By: Warren Gray

Copyright © 2022

“The TB2 is fast becoming a legend as it punches above

its weight in a war for national survival. Bayraktar isn’t

 the fastest drone, the most heavily-armed, or even the

highest-flying. It is the hero drone that the world needs.”

— Kyle Mizokami, Popular Mechanics

magazine, March 11, 2022.

The Bayraktar TB2 is a tactical, unmanned, reconnaissance-and-strike aircraft system manufactured by the Baykar aerospace defense company in Istanbul, Turkey, at a relatively-inexpensive cost of approximately $2 million (early models) to $5 million (later models) each. Although Turkey is a NATO nation, it remains controversial for its recent purchase of Russian S-400 (SA-21B Growler) long-range, surface-to-air  missiles, resulting in the abrupt cancellation of its order for U.S.-manufactured F-35A Lightning II stealth fighters, with none actually delivered on Turkish soil. Furthermore, Turkey allowed Russian aircraft to fly over its airspace well after the Russian invasion of Ukraine and has strongly objected to Finland’s and Sweden’s very recent applications to join the NATO alliance, placing Turkey as perhaps the least-favored of all NATO nations at present.

However, Turkish President Recep Tayyip Erdoğan has been sensitive to allied criticism of his country and has sought to atone somewhat for his government’s renegade actions by supplying additional TB2 drones to the Ukrainian Air Force and Navy after the Russian invasion began. The embattled nation already had 12 TB2s in its inventory, with a further 52 on order. On March 2, 2022, Ukrainian Defense Minister Oleksiy Reznikov announced that, “New Bayraktars have already arrived in Ukraine, and have been put into service,” following the arrival of a Turkish Air Force A400M Atlas four-engine, transport aircraft that was routed through Poland. It’s since been reported that Ukraine now has approximately 35 Bayraktar TB2s in its combined inventory.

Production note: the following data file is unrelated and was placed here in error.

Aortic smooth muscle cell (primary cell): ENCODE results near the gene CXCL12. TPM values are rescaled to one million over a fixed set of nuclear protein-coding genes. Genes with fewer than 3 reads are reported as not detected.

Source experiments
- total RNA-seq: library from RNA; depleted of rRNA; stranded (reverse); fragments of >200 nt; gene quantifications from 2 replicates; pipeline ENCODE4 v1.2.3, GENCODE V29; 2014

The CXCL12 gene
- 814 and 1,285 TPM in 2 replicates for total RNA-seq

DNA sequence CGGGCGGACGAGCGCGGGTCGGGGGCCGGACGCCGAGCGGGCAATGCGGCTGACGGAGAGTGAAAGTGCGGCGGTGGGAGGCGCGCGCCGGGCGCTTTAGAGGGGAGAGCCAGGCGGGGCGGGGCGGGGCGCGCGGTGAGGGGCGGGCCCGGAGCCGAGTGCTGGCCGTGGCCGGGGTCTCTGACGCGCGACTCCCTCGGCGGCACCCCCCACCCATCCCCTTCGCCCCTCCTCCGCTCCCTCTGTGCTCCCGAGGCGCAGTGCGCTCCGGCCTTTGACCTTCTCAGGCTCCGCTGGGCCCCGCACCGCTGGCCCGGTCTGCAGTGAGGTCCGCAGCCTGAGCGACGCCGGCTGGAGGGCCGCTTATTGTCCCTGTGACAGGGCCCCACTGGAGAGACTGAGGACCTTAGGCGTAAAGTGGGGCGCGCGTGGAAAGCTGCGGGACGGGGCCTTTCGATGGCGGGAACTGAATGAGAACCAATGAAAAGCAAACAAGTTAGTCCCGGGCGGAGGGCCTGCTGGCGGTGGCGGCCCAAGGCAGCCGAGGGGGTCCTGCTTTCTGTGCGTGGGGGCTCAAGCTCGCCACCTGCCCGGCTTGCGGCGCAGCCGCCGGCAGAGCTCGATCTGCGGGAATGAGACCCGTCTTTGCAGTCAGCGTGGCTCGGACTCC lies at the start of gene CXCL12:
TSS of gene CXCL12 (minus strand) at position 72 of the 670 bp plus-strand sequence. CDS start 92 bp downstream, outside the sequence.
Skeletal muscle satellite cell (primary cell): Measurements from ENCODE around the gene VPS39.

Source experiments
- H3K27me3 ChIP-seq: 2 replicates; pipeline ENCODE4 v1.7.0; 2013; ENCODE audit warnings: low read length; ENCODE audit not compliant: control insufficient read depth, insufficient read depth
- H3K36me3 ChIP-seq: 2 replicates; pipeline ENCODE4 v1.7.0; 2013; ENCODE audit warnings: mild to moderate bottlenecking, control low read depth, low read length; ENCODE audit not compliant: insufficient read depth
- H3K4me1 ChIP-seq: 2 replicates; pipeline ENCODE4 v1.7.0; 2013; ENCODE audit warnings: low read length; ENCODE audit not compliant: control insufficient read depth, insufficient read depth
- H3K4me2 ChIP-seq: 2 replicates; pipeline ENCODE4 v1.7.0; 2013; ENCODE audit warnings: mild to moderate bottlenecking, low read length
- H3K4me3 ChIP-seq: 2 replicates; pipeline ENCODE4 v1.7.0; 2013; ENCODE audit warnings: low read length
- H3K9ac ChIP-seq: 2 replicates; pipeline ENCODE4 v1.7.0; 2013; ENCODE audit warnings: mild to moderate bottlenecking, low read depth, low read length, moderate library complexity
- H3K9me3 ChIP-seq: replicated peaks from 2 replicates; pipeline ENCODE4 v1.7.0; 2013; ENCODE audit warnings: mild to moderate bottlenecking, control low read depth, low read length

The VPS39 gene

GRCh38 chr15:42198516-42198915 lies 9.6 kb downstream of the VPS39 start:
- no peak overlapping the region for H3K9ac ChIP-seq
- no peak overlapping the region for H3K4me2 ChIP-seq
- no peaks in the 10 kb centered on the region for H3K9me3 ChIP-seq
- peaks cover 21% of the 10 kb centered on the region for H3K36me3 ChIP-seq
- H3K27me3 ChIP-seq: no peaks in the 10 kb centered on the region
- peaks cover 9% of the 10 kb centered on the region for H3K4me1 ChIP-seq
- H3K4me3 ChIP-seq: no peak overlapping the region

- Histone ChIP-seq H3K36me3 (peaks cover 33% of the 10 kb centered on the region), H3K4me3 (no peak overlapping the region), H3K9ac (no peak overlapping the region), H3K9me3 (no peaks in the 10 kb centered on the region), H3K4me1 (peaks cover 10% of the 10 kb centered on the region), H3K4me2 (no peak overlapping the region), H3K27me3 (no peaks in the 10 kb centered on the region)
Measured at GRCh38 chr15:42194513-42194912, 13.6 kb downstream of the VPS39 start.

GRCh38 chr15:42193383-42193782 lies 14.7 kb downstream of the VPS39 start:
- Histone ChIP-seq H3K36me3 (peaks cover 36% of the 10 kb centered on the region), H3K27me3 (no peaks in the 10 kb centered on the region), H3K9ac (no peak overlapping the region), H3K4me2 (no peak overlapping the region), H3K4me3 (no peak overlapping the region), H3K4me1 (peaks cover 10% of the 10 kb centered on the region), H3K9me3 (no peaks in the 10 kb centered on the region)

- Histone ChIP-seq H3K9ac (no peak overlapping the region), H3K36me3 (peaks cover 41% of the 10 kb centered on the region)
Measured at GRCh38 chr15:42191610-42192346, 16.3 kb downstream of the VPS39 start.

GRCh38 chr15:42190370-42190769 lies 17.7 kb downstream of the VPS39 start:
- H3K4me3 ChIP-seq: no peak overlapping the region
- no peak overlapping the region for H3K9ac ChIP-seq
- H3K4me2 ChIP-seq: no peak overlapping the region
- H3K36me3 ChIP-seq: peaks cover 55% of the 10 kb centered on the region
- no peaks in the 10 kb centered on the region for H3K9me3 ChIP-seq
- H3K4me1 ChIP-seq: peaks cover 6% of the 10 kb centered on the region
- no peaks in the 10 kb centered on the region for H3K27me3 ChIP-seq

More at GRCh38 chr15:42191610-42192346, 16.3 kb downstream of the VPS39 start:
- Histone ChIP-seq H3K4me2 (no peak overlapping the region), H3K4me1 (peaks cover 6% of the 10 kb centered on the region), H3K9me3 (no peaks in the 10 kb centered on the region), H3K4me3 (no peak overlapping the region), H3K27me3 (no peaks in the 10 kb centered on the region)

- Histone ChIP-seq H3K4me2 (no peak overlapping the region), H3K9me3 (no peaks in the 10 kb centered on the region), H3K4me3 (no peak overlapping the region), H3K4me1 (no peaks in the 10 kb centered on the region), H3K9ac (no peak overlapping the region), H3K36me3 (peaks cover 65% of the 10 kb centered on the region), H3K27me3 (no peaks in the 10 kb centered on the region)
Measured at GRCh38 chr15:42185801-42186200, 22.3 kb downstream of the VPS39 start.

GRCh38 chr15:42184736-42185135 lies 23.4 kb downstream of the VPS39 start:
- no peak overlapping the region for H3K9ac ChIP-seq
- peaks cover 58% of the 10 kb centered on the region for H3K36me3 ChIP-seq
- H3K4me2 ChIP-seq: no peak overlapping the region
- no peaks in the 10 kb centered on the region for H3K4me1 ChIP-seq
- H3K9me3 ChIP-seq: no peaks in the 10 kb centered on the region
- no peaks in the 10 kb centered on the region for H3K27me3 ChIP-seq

The TB2 is a fairly conventional aircraft, 21 feet long, with a 39.5-foot wingspan, and powered by a 100-horsepower, Rotax-912-iS (Austrian-made) four-cylinder, piston engine, with a rearward-facing, two-blade (early version, or three-blade on later, Ukrainian Navy version), variable-pitch, pusher propeller. It typically cruises at 70 knots airspeed, with a maximum speed of 120 knots, and can remain airborne for up to 27 hours, with an overall range of 2,200 nautical miles, so it’s definitely a long-range aircraft, normally flying at an altitude of up to 18,000 feet.

A Wescam (Canadian-manufactured) MX-15D FLIR sensor provides electro-optical and infrared imaging, with a laser target designator, and a Garmin GNC-255A navigation/communication transceiver guides the drone to its assigned, target areas. The TB2 is equipped with four L3-Harris Hornet bomb racks for small, smart munitions, but thus far, Ukraine has only employed the laser-guided, Roketsan MAM-C and MAM-L (Mini Akıllı Mühimmat, or “Smart Micro Munition”) weapons.

The tiny MAM-C is a 14-pound, 70mm bomb, with a multi-purpose, high-explosive, armor-piercing warhead, and a range of five miles, while the larger MAM-L is a 48-pound, 160mm bomb, with an armor-piercing, blast-fragmentation, or thermobaric warhead, and a range of 9.3 miles. Early testing in December 2015 proved that these highly-accurate weapons could strike a target the size of a picnic blanket from five miles away.